By Andrew Both
AUGUSTA, Ga. (Reuters) – Francesco Molinari blamed a bad swing execution along with a poor decision for the two double bogeys that cost him a chance of winning the Masters on Sunday.
The reigning British Open champion had seemed impervious to the pressure of leading the final round of a major championship, even with Tiger Woods breathing down his neck.
The Italian putted brilliantly to keep his rivals at bay for 11 holes at Augusta National, and had a two-stroke lead over Woods when he walked to the 12th tee, one arm in the Green Jacket.
However, for the second time in four years, the watery grave known as Rae’s Creek drowned the hopes of the leader.
In 2016 it was Jordan Spieth, who made a quadruple bogey.
On Sunday, Molinari gauged a swirling breeze, pulled out an eight-iron and took aim at the pin, which was cut on the right side of the angling green, a longer carry over the water and an unnecessary risk under the circumstances.
His ball barely cleared the creek, landing on the bank and rolling back in.
“Just a bad execution,” Molinari lamented afterwards. “I think we picked the right shot.
“I was trying to hit a chippy eight-iron. It was probably a nine-iron yardage but I didn’t want the wind to gust and to get the ball too much and I just didn’t hit it hard enough.
“That ball, if it’s one yard further left it probably goes in the bunker.”
Even with the subsequent double bogey, Molinari was still in the hunt, until a poorly played 15th hole, compounded by a bit of bad luck, finally sunk him.
A wayward drive forced him to lay up at the par-five, and he got a bit greedy with his wedge third shot from 90 yards, aiming for the pin instead of taking his medicine and steering well clear of tree trouble to the heart of the green.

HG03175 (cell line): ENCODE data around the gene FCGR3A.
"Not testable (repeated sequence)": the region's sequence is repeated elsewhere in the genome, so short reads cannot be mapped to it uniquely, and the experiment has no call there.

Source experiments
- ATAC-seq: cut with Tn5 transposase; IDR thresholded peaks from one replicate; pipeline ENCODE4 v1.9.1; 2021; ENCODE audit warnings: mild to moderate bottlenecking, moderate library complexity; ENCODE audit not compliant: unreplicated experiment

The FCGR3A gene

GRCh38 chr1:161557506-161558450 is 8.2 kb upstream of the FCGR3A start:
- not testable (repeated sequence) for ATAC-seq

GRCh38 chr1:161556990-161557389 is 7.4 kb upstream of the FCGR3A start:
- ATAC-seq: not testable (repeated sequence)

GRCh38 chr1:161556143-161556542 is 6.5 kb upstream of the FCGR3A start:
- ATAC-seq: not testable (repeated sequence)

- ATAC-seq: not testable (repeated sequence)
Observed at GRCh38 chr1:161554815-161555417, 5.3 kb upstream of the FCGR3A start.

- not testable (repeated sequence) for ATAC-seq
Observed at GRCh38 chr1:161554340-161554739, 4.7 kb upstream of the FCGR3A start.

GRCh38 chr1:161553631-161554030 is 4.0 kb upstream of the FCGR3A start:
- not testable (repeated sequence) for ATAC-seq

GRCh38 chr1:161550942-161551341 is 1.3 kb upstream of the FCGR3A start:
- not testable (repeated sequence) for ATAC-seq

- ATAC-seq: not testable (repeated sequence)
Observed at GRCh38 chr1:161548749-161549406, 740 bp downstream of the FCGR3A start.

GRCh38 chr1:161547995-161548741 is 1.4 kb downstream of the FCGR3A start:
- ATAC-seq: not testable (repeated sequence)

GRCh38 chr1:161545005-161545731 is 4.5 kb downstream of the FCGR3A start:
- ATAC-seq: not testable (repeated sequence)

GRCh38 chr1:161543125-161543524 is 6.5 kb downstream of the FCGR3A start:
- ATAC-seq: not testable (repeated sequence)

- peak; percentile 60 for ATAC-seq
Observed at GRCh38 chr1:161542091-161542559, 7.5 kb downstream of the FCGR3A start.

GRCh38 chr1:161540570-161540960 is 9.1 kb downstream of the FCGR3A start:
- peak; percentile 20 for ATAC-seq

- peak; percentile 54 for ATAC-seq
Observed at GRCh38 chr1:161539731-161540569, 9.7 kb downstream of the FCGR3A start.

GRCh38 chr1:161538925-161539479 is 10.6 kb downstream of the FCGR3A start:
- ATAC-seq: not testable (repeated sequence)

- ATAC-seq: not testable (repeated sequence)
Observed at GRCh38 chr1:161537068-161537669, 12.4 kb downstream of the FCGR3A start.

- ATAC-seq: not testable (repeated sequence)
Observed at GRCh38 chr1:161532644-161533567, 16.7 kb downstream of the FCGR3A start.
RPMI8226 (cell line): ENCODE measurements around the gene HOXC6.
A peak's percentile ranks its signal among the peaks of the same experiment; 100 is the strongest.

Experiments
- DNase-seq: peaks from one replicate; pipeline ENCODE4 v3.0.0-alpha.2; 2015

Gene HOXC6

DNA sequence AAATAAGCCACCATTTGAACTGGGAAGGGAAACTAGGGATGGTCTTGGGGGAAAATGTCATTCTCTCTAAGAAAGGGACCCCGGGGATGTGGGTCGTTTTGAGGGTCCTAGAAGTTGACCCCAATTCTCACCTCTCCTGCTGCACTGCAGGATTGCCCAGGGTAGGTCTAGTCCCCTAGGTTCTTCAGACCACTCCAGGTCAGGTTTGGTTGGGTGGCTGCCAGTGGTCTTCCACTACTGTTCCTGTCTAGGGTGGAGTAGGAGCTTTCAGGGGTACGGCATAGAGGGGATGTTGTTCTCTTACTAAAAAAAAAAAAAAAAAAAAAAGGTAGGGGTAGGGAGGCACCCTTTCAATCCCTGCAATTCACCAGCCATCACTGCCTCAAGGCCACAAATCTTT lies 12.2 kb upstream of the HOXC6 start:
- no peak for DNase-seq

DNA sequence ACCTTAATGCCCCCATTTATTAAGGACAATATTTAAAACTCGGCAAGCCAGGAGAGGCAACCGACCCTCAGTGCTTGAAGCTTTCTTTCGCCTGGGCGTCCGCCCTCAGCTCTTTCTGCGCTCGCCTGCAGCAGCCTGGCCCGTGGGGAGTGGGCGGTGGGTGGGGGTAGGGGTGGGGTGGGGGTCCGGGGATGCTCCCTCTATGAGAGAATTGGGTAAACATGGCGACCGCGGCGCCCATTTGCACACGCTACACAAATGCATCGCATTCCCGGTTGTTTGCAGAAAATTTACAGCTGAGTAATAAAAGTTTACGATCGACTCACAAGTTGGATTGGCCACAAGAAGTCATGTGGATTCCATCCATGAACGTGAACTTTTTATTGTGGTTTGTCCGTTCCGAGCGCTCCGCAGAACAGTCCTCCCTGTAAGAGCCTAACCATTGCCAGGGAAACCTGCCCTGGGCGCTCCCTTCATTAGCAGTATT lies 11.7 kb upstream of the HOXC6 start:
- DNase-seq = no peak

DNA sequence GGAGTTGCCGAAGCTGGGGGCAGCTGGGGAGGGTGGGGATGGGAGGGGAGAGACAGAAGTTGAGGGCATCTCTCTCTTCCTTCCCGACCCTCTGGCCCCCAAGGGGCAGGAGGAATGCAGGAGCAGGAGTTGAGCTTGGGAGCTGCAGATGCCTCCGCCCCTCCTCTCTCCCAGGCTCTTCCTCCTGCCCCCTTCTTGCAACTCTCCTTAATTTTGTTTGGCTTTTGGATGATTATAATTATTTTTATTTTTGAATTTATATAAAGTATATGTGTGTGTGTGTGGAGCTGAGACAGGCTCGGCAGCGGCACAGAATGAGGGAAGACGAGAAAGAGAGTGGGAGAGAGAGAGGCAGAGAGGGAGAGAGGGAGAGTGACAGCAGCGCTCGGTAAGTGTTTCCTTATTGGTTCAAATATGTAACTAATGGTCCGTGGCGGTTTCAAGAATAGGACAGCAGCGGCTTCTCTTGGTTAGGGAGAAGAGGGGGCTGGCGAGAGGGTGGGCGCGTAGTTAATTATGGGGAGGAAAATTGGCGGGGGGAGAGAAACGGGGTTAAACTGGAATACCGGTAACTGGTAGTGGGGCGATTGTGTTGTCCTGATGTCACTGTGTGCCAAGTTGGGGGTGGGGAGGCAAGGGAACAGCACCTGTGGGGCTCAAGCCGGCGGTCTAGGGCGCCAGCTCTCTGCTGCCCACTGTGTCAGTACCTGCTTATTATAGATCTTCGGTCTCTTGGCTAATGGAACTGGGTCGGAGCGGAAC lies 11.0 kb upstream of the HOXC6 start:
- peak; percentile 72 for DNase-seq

His ball clipped a pine tree and came down in the pond guarding the green.
The stoic Molinari hardly betrayed a thought, but inside he must have been numb.
“It was obviously close to the branches of the tree and we never know, probably if it doesn’t clip the branch it might go close to the hole,” he said.
“But I probably should have gone middle of the green and just wait for the last three holes to try and make something happen there.”
Molinari eventually shot 74 to finish equal fifth, two strokes behind champion Woods on 11-under-par 277.
Earlier, he started the day with a two-shot lead and sank a 13-foot par-saving putt at the first hole that for a while at least set the tone.
He had gone 49 consecutive holes without dropping a shot, one shy of the all-time Masters record, until a poor drive at the par-four seventh cost him a bogey.
Five holes later, the wheels came off.
The poor finish notwithstanding, the 36-year-old has established himself as one of the best in the world over the past year, and will always have a Claret Jug to his name.
But how he will rue what might have been, perhaps unlikely ever to get a better chance.
“Sometimes it is your day, sometimes it isn’t, but I’m really happy of the way I felt out there today,” he said.
“I was calm, collected, never panicked, even after the first double bogey.
“I’ve done a couple of things that I wish I had done differently now, but I’ll learn from my mistakes.
“It is what it is.”
(Reporting by Andrew Both; Editing by Christian Radnedge)